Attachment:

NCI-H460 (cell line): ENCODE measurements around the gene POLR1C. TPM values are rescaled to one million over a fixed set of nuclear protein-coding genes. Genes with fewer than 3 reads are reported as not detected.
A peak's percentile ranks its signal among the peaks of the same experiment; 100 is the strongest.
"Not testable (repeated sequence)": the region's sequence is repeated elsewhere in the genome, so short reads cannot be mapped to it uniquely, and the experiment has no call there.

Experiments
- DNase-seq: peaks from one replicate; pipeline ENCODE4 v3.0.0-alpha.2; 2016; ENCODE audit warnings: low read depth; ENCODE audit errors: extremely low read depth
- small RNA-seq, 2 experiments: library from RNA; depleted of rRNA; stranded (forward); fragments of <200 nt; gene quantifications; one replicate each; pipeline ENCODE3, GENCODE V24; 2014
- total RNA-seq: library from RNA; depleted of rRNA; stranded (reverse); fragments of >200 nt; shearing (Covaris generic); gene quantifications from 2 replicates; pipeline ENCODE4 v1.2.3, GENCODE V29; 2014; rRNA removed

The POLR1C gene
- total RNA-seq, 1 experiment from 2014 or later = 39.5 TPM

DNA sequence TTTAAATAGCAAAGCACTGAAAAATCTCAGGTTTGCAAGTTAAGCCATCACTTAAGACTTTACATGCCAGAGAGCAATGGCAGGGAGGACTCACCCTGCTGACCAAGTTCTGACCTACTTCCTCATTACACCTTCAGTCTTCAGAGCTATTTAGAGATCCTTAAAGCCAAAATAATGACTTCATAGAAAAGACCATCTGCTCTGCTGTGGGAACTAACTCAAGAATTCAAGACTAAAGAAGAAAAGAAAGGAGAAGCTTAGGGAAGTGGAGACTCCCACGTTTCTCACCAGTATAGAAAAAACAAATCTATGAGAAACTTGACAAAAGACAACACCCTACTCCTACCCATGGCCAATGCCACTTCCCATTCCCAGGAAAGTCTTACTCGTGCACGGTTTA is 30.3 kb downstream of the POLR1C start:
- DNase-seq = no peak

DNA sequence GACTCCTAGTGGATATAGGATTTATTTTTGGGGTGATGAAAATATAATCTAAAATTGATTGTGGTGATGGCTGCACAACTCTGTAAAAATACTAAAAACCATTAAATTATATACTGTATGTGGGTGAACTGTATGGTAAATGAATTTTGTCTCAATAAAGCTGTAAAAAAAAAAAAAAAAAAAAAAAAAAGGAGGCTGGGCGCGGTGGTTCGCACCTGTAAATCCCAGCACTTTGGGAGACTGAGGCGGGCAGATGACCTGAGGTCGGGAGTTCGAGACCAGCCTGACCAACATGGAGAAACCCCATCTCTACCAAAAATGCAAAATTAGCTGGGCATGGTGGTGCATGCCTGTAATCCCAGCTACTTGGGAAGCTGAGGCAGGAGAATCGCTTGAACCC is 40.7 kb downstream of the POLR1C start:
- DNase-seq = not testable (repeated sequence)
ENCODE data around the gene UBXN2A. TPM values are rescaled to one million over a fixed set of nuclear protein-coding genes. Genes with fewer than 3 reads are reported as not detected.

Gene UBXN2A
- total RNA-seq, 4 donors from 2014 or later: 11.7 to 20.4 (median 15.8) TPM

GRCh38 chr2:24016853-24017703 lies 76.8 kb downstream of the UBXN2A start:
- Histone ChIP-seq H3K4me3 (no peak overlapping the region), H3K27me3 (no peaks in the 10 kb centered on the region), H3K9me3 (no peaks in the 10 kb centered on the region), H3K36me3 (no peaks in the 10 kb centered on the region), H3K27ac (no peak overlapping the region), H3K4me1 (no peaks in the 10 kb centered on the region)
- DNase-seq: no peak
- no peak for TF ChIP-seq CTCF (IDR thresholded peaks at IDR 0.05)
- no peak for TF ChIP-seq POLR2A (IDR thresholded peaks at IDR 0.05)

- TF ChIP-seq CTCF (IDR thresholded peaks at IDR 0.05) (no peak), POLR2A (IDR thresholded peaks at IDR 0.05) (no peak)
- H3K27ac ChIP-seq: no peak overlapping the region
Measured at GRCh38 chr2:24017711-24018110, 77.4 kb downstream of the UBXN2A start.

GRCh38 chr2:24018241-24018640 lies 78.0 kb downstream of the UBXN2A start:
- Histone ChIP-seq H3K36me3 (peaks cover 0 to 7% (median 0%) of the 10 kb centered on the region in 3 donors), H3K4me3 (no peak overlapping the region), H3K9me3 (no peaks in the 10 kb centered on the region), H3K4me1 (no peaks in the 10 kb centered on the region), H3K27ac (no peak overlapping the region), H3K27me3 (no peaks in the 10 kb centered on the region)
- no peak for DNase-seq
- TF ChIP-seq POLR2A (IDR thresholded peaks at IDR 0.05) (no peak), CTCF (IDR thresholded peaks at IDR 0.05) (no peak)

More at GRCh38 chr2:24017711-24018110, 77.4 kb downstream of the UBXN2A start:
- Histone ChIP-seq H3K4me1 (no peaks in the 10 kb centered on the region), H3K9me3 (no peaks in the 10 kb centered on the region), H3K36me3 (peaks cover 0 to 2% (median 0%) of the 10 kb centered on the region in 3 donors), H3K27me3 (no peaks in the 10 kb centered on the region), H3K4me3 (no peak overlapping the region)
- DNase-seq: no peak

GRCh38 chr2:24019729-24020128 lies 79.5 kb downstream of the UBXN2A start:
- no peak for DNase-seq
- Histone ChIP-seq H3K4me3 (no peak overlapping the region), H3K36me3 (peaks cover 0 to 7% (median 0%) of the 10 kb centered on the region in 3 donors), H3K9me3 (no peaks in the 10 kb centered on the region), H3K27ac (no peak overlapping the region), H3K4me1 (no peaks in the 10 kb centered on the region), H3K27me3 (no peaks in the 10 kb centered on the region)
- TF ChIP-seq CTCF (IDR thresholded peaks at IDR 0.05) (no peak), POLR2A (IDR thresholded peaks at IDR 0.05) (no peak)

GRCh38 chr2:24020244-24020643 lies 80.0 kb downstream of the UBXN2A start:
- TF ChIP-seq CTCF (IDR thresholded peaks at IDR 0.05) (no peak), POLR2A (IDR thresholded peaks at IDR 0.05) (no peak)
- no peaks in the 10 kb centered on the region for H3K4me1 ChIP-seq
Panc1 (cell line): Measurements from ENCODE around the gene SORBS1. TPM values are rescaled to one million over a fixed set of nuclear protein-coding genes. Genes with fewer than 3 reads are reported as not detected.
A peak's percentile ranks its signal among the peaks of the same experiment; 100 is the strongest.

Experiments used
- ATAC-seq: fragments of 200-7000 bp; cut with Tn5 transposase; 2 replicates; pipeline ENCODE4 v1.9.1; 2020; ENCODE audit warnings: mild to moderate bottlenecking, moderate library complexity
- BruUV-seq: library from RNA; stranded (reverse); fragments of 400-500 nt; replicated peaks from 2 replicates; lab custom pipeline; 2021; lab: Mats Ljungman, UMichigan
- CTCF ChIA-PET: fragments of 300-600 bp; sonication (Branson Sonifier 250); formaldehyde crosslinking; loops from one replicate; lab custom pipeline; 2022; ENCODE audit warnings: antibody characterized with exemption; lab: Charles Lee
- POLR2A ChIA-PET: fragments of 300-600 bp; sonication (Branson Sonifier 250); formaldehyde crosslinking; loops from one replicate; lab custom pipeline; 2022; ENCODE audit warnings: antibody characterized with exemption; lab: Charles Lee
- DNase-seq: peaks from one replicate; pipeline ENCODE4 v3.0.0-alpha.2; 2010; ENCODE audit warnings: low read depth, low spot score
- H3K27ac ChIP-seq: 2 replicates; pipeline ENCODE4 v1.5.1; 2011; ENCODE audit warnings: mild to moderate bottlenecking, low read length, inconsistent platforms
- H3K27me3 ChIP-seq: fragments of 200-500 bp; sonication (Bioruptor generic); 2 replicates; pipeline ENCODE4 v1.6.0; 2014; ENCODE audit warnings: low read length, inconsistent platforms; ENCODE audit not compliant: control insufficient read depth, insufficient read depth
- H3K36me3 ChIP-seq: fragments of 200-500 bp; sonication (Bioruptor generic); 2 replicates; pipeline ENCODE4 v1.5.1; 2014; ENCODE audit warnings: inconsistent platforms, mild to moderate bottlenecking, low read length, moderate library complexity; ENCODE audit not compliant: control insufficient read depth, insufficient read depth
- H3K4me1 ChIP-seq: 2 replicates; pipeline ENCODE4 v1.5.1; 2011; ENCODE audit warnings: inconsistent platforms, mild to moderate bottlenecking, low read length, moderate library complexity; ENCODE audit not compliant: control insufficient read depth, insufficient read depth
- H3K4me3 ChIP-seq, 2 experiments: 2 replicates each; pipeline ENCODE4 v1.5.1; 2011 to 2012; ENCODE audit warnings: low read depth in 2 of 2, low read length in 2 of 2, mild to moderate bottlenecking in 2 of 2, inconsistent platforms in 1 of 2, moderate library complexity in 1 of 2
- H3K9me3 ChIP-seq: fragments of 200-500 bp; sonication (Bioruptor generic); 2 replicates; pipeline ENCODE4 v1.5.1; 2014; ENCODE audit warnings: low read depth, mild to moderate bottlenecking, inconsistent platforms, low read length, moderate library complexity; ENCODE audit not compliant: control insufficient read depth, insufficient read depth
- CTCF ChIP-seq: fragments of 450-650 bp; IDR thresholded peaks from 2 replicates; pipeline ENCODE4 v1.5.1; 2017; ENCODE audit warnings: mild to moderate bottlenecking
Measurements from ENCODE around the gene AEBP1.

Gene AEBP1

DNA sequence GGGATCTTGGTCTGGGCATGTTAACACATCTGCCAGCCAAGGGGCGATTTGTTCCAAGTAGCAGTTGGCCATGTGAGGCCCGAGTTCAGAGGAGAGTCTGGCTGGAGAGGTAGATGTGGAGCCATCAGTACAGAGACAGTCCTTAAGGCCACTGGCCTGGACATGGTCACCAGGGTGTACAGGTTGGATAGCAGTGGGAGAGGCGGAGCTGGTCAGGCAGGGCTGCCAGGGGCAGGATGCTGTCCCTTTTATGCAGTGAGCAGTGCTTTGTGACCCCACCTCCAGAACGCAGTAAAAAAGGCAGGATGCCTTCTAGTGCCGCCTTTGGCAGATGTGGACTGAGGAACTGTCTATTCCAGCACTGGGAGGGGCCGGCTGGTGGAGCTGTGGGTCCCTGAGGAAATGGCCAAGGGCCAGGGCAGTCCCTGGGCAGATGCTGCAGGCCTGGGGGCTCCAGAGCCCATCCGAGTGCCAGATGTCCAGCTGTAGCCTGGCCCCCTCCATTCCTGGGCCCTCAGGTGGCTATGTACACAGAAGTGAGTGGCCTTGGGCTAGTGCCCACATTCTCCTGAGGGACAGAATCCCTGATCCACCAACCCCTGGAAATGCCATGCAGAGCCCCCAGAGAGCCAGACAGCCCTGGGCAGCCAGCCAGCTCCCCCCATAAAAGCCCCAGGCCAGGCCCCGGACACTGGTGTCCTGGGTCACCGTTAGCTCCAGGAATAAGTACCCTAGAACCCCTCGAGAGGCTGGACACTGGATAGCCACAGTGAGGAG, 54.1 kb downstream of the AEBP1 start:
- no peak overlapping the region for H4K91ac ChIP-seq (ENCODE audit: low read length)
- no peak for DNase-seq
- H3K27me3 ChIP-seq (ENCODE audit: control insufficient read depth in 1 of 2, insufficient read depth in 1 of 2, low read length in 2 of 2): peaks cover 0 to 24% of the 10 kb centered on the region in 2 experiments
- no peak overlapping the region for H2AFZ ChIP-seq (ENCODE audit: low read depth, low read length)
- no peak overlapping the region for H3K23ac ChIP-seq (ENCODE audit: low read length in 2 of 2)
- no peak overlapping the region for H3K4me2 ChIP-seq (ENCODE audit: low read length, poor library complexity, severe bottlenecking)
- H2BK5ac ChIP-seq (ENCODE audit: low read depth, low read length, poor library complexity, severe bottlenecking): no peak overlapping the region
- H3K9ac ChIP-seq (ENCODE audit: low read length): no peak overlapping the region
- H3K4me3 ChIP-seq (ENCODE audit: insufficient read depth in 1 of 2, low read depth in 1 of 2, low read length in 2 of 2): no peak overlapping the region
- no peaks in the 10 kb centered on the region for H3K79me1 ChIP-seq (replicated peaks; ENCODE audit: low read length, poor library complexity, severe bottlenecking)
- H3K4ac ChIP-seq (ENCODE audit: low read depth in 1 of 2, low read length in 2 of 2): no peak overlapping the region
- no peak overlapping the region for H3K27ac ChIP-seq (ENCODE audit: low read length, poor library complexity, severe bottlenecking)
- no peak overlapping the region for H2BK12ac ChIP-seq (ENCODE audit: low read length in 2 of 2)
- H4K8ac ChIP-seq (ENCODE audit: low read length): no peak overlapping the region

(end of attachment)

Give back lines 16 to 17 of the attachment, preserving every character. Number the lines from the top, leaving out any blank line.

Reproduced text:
- total RNA-seq, 4 donors from 2014 or later: 11.7 to 20.4 (median 15.8) TPM

GRCh38 chr2:24016853-24017703 lies 76.8 kb downstream of the UBXN2A start: